The flaws in current-day math education are numerous and assorted, from a minority of math teachers being terrified of math and unable to teach it to completely insane workloads and lack of support for all math teachers. The flaws include arcane curricula and a pervasive culture of fear of math. Occupy Math wants to focus on one pervasive problem: *teaching to standardized tests*.

A *standardized test* is a collection of questions and problems that is given to a broad group of students in order to get an apples-to-apples comparison of the student’s skills at different institutions. With some care in how the problems are selected from year to year the tests can also be used to compare students from different years. This seems a fairly simple, sensible way to track student’s mastery of the material they are learning and to track the impact of educational policy changes. So what’s the problem?

**If the curriculum teaches to the test, it invalidates the test.**A standardized test cannot possibly asses the entire skill set in its area – only parts of it that fit on a not terribly large piece of paper. Coaching students primarily on the subjects that are tested makes the test’s estimate of overall skill somewhere between wrong and meaningless.**The test focuses attention and effort on trivial problems.**Serious problems, those that require understanding and originality, subject mastery and reasoning,*do not fit on a standardized test!*Worrying about the standardized test pulls the curriculum away from any math skills that would be valuable in life, in employment, and in the sciences.**Teaching to the test bores the garments off the high-talent students.**

Endless repetition, intended to get a majority of the students to where they will score well on the standardized tests, drives the natural future teachers and mathematicians, scientists and thinkers away from mathematics. They come to believe that math is trivial, boring, and repetitive. This policy sacrifices the future to achieve meaningless goals in the present while it poisons the field of mathematics, killing its hopeful children, and depriving the sciences of recruits as well.

Occupy Math does what he can. When there is a chance to speak in a school, run an activity, or write a blog about the problem, he steps up. That means we have 0.0000043% of the problem solved. In other words **help is needed**. Volunteer in the classroom, coach your kids at home, if you have the talent run a math club at your local school, sponsor and run “Math Nights” for students and parents in your community. Most of all – don’t let the drivel merchants stay in charge of your children’s education. Tell your government officials that the current situation is *not okay*. I’ve linked the Ontario Ministry of Eduction – only bug them if you’re from Ontario. A quick web search may tell you where the relevant office is for your part of the world.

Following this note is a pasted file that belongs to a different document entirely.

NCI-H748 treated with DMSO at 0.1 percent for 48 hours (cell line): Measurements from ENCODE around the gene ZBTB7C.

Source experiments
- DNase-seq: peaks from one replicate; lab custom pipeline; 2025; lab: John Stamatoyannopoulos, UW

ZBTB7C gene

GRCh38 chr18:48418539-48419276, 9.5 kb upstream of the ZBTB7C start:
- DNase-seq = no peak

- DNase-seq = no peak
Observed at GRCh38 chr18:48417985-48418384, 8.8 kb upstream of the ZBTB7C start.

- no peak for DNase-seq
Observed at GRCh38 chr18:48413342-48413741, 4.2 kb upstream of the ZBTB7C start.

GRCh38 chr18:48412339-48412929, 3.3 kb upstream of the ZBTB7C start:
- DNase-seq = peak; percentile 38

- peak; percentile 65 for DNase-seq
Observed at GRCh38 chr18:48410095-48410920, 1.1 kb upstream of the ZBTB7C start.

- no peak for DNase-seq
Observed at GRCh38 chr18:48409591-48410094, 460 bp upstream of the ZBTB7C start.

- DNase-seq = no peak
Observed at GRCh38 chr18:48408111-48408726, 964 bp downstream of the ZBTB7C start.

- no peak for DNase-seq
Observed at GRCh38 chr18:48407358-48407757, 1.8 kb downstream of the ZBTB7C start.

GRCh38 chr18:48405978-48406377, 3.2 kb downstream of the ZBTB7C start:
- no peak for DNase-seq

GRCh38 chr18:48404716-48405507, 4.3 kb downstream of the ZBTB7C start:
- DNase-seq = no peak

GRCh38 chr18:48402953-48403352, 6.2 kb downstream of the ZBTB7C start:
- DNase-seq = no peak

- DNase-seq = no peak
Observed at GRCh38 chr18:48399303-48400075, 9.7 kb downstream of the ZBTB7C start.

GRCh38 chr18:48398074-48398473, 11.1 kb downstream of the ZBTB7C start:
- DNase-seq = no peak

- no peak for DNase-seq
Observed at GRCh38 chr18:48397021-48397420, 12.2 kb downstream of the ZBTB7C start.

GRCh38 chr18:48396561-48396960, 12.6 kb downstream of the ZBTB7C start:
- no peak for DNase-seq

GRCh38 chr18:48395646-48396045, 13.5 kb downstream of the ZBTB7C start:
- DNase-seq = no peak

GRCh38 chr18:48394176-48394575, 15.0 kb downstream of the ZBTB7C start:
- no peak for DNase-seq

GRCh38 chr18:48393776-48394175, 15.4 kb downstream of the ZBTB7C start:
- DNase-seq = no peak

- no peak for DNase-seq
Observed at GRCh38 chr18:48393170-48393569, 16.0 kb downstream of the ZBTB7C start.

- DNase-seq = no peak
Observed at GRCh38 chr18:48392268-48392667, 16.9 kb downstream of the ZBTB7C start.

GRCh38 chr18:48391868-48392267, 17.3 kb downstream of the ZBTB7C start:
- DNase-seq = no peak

Occupy Math would like to propose a modest group project. Do you have a math-education horror story? Please comment, tweet, or (I will keep these identity-private) e-mail Occupy Math at dashlock@uoguelph.ca. Be sure to mention why you are e-mailing, that address gets over a hundred messages a day on a broad variety of topics.

I hope to see you here again,

Daniel Ashlock,

University of Guelph,

Department of Mathematics and Statistics

Interestingly, the deficits you mention even surface *when I am doing test prep tutoring*. Even though the concepts tested on the SAT or ACT can fit on one page, students struggle to decide which information from that page they should be using, or they use the quadratic formula (so many opportunities for arithmetic errors!) for something that could easily be factored, or they fat-finger their calculators and then tell me that the ball was 8 feet in the air when it hit the ground without batting an eyelash. When I start to walk them through what went wrong, they wave away my conceptual explanations and say “Just give me the formula.” *tear*

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Very well said, and a common sentiment among people in the field of higher mathematics. Don’t want to be beating the dead horse here, but math should be focused on conceptual understanding and self-initiated exploration, and the students — if passionated about math — have to take over that responsibility. Trying to rely on the system to work out is just not as efficient as self-empowerment.

P.S – Incidentally, Quebec seems to be leading the chart in terms K-12 math education. Not sure if they’ve done anything better though? 🙂

Tom